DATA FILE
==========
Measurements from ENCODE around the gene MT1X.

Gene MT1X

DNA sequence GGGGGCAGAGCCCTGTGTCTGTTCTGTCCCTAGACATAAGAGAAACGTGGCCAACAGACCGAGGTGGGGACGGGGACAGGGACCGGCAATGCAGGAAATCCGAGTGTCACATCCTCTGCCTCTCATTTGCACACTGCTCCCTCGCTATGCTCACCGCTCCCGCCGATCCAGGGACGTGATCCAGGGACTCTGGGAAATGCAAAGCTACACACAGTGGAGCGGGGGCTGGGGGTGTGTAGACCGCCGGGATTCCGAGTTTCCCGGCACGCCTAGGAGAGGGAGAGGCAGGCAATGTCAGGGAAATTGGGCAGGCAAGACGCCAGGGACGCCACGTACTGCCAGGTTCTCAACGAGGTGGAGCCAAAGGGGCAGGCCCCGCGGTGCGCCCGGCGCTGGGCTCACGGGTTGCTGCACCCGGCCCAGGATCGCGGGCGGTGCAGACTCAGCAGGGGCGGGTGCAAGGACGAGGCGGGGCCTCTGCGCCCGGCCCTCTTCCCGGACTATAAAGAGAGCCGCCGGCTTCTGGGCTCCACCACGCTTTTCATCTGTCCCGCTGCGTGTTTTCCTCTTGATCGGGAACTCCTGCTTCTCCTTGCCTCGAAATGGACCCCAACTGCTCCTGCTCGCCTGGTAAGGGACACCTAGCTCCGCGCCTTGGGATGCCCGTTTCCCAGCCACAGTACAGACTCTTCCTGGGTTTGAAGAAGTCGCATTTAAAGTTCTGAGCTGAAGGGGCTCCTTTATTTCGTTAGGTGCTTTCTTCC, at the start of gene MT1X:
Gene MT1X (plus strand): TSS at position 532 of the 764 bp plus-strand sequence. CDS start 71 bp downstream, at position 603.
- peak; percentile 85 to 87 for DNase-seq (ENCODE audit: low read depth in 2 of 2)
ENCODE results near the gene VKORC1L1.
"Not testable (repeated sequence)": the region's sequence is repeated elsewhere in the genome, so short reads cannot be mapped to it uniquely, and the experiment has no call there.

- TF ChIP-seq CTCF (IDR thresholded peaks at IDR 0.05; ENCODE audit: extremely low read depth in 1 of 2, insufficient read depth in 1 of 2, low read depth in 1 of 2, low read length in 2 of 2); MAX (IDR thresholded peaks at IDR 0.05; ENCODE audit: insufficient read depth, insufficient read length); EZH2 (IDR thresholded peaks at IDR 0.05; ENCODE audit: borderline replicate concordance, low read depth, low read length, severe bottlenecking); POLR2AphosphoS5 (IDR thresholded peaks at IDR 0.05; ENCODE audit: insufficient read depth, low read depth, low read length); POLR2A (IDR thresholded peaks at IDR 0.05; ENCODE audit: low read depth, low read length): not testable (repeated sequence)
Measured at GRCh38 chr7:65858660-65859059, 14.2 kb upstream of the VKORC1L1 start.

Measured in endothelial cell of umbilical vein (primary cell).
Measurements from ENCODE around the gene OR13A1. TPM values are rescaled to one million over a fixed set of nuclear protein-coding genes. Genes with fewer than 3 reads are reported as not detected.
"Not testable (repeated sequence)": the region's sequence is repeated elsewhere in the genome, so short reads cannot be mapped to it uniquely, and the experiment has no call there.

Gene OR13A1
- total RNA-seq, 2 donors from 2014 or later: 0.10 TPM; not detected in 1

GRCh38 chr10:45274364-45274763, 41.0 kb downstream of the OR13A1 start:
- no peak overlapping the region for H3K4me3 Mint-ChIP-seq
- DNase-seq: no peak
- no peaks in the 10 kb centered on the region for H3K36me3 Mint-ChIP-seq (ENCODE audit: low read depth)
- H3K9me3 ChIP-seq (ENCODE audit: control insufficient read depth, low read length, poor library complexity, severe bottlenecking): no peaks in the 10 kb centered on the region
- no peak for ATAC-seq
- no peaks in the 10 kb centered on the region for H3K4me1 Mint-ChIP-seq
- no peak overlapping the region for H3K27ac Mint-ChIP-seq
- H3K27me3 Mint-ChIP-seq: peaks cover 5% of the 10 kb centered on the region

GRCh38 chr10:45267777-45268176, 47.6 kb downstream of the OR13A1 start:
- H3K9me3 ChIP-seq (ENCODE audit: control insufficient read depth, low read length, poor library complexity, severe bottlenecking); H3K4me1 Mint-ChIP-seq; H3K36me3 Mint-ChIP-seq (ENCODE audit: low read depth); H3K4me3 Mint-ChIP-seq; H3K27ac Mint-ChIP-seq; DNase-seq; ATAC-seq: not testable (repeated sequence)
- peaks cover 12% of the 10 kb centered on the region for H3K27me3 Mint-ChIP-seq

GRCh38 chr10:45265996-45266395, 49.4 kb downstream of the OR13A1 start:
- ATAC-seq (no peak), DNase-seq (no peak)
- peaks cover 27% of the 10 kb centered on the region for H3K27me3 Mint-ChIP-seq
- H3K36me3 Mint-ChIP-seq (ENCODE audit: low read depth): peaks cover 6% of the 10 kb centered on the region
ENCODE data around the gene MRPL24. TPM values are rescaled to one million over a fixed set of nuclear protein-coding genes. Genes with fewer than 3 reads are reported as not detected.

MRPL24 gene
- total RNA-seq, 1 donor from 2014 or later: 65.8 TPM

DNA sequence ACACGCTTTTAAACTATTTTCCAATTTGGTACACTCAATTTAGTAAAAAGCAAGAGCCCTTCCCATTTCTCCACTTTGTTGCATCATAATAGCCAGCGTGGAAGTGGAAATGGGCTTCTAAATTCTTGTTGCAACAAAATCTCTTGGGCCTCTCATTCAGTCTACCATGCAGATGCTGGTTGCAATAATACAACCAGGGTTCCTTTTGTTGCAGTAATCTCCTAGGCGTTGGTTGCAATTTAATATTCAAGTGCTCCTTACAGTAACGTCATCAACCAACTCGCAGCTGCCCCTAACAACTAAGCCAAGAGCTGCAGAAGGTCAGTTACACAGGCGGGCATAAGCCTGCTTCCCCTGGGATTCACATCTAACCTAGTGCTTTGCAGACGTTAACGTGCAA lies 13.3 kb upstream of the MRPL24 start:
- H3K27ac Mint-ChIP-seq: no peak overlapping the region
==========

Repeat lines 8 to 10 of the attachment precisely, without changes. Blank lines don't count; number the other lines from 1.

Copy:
- TF ChIP-seq CTCF (IDR thresholded peaks at IDR 0.05; ENCODE audit: extremely low read depth in 1 of 2, insufficient read depth in 1 of 2, low read depth in 1 of 2, low read length in 2 of 2); MAX (IDR thresholded peaks at IDR 0.05; ENCODE audit: insufficient read depth, insufficient read length); EZH2 (IDR thresholded peaks at IDR 0.05; ENCODE audit: borderline replicate concordance, low read depth, low read length, severe bottlenecking); POLR2AphosphoS5 (IDR thresholded peaks at IDR 0.05; ENCODE audit: insufficient read depth, low read depth, low read length); POLR2A (IDR thresholded peaks at IDR 0.05; ENCODE audit: low read depth, low read length): not testable (repeated sequence)
Measured at GRCh38 chr7:65858660-65859059, 14.2 kb upstream of the VKORC1L1 start.

Measured in endothelial cell of umbilical vein (primary cell).